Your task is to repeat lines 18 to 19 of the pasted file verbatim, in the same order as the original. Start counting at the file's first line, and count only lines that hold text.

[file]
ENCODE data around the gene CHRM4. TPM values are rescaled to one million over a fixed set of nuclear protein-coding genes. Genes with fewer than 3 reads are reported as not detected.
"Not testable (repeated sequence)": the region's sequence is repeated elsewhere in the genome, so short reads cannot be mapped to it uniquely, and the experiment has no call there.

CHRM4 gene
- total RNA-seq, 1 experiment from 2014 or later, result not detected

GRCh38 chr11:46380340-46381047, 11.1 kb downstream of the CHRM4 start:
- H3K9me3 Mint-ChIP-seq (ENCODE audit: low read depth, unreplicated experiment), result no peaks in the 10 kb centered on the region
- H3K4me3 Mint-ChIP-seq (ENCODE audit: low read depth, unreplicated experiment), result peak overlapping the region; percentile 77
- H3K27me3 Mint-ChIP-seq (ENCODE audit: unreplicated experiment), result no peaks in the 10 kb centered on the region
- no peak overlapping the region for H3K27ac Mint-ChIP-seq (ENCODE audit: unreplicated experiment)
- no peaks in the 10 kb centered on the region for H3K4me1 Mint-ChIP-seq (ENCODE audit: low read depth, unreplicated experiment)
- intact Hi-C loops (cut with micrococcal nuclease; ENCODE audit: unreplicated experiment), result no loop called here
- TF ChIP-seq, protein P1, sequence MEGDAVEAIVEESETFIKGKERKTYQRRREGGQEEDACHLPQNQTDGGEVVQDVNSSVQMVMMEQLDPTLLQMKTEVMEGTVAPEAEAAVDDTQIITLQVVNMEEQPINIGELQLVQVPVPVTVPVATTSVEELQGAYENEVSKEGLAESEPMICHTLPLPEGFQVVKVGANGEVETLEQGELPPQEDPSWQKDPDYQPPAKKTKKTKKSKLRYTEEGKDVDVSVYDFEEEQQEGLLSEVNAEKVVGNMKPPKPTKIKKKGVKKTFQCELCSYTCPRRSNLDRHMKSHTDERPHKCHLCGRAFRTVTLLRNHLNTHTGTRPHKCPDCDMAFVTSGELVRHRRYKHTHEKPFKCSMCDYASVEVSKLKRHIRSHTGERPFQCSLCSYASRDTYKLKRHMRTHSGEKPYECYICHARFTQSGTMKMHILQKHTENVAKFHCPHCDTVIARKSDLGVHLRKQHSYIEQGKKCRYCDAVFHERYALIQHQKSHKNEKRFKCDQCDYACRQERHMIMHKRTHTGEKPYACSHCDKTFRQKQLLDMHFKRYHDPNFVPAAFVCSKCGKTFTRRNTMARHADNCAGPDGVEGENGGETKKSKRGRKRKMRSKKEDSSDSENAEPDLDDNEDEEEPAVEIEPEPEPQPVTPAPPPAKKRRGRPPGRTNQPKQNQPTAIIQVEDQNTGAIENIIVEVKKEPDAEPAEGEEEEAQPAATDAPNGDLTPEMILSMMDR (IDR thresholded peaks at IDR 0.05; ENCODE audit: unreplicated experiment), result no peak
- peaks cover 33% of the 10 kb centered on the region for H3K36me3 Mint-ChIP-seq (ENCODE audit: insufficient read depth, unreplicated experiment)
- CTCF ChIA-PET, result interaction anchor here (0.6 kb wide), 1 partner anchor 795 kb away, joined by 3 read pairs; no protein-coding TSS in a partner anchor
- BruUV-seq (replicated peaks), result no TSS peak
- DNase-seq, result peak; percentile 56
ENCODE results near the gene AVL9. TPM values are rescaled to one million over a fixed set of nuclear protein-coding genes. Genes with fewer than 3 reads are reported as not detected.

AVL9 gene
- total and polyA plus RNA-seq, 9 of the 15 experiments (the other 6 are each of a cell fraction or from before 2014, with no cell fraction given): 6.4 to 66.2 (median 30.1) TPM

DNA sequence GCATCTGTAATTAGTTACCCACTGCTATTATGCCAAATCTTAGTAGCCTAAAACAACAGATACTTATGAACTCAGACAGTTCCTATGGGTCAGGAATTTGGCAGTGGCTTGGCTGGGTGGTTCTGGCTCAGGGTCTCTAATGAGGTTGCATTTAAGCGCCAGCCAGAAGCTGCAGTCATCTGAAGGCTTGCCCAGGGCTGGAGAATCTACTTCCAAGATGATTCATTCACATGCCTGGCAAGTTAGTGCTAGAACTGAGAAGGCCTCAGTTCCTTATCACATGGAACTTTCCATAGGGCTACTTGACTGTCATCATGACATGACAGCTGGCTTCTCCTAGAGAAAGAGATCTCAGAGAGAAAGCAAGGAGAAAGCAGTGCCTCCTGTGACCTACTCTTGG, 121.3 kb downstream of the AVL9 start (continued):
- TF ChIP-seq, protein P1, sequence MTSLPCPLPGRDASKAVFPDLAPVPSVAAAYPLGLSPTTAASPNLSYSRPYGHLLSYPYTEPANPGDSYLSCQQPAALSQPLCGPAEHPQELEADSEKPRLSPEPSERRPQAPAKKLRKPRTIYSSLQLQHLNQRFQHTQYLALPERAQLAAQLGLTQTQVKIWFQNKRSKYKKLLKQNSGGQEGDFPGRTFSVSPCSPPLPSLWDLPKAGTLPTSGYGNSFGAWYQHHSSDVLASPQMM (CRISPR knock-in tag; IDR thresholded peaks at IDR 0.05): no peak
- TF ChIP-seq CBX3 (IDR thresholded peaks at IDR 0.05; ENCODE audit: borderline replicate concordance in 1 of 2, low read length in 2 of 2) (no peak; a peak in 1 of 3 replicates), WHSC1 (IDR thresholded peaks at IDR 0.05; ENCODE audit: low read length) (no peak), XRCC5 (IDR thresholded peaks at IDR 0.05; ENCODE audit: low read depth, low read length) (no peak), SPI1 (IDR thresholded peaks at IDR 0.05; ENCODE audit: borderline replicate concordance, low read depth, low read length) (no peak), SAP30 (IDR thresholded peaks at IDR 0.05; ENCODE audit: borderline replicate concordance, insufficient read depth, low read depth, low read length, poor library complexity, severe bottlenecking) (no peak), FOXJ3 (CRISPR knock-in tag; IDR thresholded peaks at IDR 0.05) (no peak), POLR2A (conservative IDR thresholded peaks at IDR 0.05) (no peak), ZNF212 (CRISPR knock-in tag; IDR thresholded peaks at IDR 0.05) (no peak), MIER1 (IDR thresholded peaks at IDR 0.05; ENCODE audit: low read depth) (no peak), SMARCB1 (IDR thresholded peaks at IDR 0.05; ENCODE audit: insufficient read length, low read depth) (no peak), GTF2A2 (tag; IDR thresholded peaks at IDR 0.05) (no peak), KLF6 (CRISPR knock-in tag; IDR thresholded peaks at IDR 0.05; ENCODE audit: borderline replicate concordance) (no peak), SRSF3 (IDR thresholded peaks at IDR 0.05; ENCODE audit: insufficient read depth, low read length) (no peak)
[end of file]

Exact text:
AVL9 gene
- total and polyA plus RNA-seq, 9 of the 15 experiments (the other 6 are each of a cell fraction or from before 2014, with no cell fraction given): 6.4 to 66.2 (median 30.1) TPM